Sunseeker Shield - Salvage Explained
The question of salvage can fill a Sunseeker Owner or Captain with dread; hence the following information will hopefully throw just a little light onto the subject.
What is Salvage?
Salvage is a voluntary and successful rescue of your Sunseeker or those on board from a peril of the sea.
Sunseeker Shield includes the "reasonable costs incurred, including salvage, in preventing or minimizing a loss covered..." Peace of mind can be gained from this. However there are a number of points to consider.
Towage is defined as "the movement of your Sunseeker afloat by means of being towed by another vessel or towing another vessel other than in distress in the best interests of either vessel"
It is important therefore to understand the difference between salvage and towage.
If assistance at sea is required, you should consider if your Sunseeker is in peril? Remember, Towage as set out above does not involve immediate distress.
Whilst circumstances may be extremely inconvenient it may only be a tow that is required. A good example might be if your Sunseeker had run out of fuel, is in no imminent danger but must await the delivery of fuel. (Remember your Sunseeker Shield policy "will pay up to £50,000 for reasonable costs incurred in the event there is an emergency situation where the vessel is not in imminent danger, resulting from the delivery of fuel, oil, parts or loaned batteries (excluding the cost of the items themselves) or emergency labour whilst away from safe harbour)"
Obviously if in peril and the safety of the boat or those on board is at risk in any way, a salvor may well be required constituting Salvage under the Sunseeker Shield policy.
Accepting a line
Merely accepting a line without any agreement may unfortunately constitute salvage and, in the example given above, a Court or Arbitrator will very likely find that salvage services have been rendered unless you have agreed in advance that the tow will be performed on a contractual basis. Agree therefore the basis of any tow before accepting that tow, even verbally with a witness to the agreement, which can then be recorded in writing as soon as possible.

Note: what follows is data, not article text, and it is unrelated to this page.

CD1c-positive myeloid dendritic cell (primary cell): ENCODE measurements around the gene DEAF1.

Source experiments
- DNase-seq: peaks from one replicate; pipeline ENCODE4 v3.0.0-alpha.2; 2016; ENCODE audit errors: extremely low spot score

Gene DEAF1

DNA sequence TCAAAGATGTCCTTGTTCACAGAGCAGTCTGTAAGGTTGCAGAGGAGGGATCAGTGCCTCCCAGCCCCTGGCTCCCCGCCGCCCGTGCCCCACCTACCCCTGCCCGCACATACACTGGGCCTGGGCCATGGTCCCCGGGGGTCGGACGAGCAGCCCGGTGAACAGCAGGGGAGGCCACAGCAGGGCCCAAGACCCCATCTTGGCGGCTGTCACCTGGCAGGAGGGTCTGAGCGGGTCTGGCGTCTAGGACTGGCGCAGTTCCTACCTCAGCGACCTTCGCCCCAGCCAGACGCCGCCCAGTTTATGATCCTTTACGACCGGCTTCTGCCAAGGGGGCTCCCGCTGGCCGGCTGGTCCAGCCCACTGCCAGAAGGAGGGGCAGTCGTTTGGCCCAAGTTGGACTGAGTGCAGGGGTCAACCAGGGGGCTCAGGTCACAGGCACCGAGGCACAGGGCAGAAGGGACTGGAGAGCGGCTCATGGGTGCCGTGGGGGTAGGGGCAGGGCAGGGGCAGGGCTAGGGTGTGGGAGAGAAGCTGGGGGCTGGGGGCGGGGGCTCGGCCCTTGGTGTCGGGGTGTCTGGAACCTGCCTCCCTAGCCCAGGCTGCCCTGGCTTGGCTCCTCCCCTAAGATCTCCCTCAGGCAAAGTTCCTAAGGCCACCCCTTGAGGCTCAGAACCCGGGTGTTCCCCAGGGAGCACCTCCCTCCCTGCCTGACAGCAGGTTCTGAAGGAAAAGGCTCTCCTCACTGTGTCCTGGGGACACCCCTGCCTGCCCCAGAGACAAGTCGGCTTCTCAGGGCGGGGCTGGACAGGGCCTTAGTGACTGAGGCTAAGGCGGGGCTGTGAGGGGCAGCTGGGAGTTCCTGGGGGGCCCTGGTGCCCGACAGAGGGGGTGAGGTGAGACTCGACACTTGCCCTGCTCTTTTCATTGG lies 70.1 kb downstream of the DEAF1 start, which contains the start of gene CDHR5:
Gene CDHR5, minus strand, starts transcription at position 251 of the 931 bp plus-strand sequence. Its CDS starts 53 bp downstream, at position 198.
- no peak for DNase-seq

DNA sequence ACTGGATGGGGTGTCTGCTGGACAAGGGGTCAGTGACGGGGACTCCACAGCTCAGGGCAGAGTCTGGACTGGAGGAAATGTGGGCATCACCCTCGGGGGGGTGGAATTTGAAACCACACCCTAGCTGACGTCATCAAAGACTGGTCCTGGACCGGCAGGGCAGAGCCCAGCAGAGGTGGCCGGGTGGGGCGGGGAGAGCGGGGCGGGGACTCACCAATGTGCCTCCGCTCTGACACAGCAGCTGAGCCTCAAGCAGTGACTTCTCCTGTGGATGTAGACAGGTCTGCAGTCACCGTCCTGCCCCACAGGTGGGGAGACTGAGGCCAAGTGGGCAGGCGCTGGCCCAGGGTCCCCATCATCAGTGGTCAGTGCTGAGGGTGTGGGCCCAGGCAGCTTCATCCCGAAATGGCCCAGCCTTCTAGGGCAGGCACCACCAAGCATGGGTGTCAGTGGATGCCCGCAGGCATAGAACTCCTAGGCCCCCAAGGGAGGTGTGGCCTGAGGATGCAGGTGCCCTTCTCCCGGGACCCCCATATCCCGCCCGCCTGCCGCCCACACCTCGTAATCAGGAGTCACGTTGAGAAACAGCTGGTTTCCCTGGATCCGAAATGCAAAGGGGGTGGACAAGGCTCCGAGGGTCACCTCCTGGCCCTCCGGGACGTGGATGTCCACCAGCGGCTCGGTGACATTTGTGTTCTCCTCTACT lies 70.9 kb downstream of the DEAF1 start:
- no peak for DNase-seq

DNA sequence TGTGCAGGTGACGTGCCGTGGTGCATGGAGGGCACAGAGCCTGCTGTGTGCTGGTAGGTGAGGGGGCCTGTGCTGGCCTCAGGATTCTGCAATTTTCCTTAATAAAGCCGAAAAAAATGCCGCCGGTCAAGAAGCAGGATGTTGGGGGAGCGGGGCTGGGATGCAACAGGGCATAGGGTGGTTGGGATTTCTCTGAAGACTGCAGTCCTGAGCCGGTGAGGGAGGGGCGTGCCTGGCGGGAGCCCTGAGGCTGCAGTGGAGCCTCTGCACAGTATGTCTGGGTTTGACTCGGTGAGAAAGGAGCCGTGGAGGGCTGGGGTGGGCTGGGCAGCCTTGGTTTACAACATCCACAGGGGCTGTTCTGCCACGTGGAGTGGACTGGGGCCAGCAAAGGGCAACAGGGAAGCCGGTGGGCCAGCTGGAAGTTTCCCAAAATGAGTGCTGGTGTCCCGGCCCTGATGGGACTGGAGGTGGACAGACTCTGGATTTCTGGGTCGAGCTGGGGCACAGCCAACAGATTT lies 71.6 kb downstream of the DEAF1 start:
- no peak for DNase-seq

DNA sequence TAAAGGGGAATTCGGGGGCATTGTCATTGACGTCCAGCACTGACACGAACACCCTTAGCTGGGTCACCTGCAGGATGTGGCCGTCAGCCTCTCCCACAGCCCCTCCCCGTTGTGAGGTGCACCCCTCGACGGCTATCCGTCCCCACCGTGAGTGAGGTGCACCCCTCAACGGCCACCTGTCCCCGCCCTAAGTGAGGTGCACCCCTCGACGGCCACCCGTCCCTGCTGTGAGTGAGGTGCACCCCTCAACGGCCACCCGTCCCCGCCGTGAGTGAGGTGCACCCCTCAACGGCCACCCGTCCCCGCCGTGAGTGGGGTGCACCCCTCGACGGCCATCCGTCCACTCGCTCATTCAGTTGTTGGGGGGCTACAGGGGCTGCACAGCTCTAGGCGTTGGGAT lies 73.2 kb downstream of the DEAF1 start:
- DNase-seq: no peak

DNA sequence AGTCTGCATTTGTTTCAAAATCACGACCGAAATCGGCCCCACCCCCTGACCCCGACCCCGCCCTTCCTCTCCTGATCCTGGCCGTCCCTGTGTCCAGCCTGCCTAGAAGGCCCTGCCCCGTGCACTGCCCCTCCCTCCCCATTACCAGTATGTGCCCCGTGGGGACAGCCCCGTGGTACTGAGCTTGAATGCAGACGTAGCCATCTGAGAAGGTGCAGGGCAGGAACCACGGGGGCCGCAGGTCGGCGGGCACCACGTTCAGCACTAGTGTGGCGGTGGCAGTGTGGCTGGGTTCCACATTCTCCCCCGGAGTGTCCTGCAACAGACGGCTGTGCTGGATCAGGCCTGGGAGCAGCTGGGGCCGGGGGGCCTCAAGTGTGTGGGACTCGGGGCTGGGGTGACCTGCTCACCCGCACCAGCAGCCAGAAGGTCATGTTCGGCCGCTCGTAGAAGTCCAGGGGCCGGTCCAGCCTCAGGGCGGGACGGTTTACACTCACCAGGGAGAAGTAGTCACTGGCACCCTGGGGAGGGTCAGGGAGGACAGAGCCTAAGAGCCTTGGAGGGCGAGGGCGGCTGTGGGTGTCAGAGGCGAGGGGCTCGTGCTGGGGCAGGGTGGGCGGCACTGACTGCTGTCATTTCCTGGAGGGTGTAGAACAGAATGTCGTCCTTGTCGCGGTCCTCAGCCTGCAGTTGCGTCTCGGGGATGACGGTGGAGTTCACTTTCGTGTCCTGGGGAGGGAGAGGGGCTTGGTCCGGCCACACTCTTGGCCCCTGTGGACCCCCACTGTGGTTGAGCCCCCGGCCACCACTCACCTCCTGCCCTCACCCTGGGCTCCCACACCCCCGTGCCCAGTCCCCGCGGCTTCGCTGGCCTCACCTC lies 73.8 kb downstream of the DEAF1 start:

A fair price for salvage
If salvage services have been rendered, and the proper level of remuneration cannot be agreed, it will be for a Court or Arbitrator to decide what is reasonable. Hence the Insurers understandable inclusion of "reasonable costs incurred..."
Salvage costs can be agreed in one of four ways:
- Between the salvor and Captain, in advance of the salvage.
- In negotiation between the salvor and your Shield Insurers either prior to or after the salvage.
- Utilising binding arbitration after the salvage.
- Litigation on the part of the salvor.
The latter two can prove to be very expensive, with cost alone often outweighing the cost of any salvage operation hence the first of the two options shown are preferred.
If at all possible the cost of the services rendered can be agreed at a fixed price, based upon the time involved, fuel, and any other expenditure that the salvor might reasonably have to meet. In this way the services will not constitute salvage but work rendered on an agreed contractual basis.
Lloyd's Open Form
If an agreement can not be reached, a salvor, Owner or Captain may ask or be asked to commit to sign a Lloyd's Open Form prior to the commencement of a salvage.
This is merely an agreement or contract between Owner or Captain and salvor for the basis of the salvage and allows the salvage to commence with the extent of the award determined later. The salvor may wish to invoke what are termed the SCOPIC terms, provided SCOPIC is incorporated into the Lloyds Form contract. This simply means that the salvor will be paid even if the salvage attempt is unsuccessful.
Involve Your Sunseeker Shield Insurers
In the event of a salvage requirement, if at all possible involve your Insurers. Despite Coleman Marine Insurance providing a 24 hour / 7 day help line, it may not always be possible or realistic to obtain their immediate advice and support. It is however important to report all that has occurred with the fullest of details as a matter of urgency. This will both protect your position and that of your insurers who having established cover can then take over the negotiation of any award on your behalf.
If any Owner or Captain acts prudently as if they were not insured, to protect the interests of their Sunseeker, by default they will also protect the position of their Insurers and are unlikely to prejudice their position.